The Joint Impact of Executive Pay Disparity and Corporate Governance on Corporate Performance

Article excerpt

CEO compensation is at historically high levels and as a result is receiving unprecedented levels of attention from multiple stakeholders including the academic, regulatory, business, and political comnmnities. An important by-product of escalating CEO compensation is the disparity in pay with other employees of the firm and particularly with other executives of the firm who work alongside the CEO. That gap in pay has been steadily rising, with CEOs now earning up to six times the compensation of their closest lieutenants (Pissaris and Golden, 2008), taking up a larger and larger slice of the firm's resources (Bebchuk et al., 2008).

The rising disparity or gap in pay between the CEO and other executives is commensurate with the number of studies devoted to this subject. There has been a veritable explosion of empirical and theoretical research aimed towards understanding the relationship between the relative difference in executive pay and its impact on firm performance (Boschen and Smith, 1995; Barkema and Gomez-Mejia, 1998) including the development of tournament theory (Lazear and Rozen, 1981; Lawler, 1981). Interest in executive pay has seeped beyond academia and corporate boardrooms. It is now raising eyebrows at the highest levels of government prompting debates aimed at improving corporate governance through additional regulations to better protect shareholders.

The bridge between CEO compensation and corporate governance can best be anchored in agency theory (Jensen and Meckling, 1976; Fama and Jensen, 1983) which views firms as a nexus of contracts between participants such as owners, managers, employees, creditors, suppliers, and others. The contracts, either express or implicit, are agreements for contributions to the organization in exchange for payment (Stinchcombe, 1965; Eisenhardt, 1985, 1989; White, 1985; Mitnick, 1986). Owners or principals contract with the manager or agent and the terms specify each party's obligations to the other (Fama and Jensen, 1983). The CEO's compensation package represents one such contract where the firm agrees to certain rewards in exchange for leadership and management of the firm. In order to effectively manage the organization, the CEO is also conferred control of organizational resources which may give rise to conflict of interest known as agency conflict. The costs of monitoring the CEO (agent) and ensuring that organizational resources are utilized to maximize shareholder (principal) interests while minimizing the potential risk of losses from the agent's self-interested behavior are known as agency costs.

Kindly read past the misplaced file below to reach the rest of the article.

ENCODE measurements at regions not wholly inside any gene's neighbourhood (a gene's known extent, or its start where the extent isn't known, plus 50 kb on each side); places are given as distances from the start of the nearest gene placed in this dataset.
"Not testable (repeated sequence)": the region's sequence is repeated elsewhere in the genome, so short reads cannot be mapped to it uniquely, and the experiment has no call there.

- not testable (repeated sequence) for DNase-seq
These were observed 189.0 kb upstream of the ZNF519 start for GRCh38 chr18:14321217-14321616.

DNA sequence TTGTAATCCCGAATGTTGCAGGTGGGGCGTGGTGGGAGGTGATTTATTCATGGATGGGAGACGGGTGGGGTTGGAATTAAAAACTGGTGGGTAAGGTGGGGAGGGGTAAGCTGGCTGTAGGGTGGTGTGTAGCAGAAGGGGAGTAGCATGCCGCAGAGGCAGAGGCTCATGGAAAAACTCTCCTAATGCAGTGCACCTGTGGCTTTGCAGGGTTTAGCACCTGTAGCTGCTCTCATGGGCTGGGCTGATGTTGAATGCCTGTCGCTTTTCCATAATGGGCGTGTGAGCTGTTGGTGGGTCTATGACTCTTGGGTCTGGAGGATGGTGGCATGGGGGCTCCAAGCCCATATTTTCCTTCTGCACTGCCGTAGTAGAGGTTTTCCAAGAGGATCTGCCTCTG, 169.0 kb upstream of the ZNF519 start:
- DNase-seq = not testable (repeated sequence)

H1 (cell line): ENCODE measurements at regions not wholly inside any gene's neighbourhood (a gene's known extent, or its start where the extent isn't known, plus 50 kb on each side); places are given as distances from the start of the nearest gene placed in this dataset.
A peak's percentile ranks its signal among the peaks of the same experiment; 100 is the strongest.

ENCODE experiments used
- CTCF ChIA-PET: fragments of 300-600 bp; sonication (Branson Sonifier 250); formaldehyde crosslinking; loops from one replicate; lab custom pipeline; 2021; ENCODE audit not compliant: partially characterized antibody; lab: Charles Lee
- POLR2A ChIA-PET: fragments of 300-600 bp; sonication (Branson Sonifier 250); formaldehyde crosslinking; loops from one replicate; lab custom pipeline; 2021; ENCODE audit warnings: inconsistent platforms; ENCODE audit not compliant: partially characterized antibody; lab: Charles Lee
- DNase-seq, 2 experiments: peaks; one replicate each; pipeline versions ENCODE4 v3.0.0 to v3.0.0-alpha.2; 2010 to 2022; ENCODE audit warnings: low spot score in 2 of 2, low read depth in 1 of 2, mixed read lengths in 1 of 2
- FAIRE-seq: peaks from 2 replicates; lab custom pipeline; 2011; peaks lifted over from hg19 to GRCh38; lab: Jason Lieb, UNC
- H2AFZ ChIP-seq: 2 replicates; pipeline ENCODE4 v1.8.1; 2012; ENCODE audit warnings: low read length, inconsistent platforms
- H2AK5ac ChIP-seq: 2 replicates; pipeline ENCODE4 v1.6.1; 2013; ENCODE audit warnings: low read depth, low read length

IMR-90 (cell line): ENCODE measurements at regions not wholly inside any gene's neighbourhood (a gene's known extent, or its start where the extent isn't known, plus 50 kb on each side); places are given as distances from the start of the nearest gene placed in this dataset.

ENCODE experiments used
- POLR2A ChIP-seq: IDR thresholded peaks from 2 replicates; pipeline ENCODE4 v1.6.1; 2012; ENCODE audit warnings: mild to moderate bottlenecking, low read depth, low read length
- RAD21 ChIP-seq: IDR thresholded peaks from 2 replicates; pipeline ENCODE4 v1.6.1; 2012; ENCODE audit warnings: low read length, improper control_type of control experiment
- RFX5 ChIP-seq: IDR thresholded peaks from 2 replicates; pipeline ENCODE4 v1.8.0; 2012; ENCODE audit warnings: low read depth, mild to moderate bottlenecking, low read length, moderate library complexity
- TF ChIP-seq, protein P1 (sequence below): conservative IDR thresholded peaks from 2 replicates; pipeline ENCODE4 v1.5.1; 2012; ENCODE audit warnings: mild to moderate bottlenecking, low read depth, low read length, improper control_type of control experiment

Traditionally, corporate governance has relied on both internal and external monitors to align the goals of management with the goals of shareholders. External governance imposed on companies in the U.S. includes the 2002 Corporate Oversight Bill and the NYSE/Nasdaq/AMEX corporate governance rules. The U.S. functions under a market-based system with various monitors including institutional investors, board of directors, and management compensation. Market-based responses to shareholder dissatisfaction include disposal of shares, lawsuits, management change, and takeover threats. CEO rewards and the corresponding pay disparity are an internal governance mechanism that falls under the broad category of management compensation. Additional internal governance mechanisms include ownership concentration and issues related to the board of directors.

This study brings forward existing knowledge by empirically investigating in parallel the role of pay disparity and other corporate governance measures and their combined effects on firm performance. It examines four separate areas of corporate governance, assesses their interaction with pay disparity, and determines whether and how governance moderates the impact of executive pay disparity on performance. This relationship is viewed through longitudinal lenses in order to establish the combined role of governance and pay disparity on current and subsequent period performance. …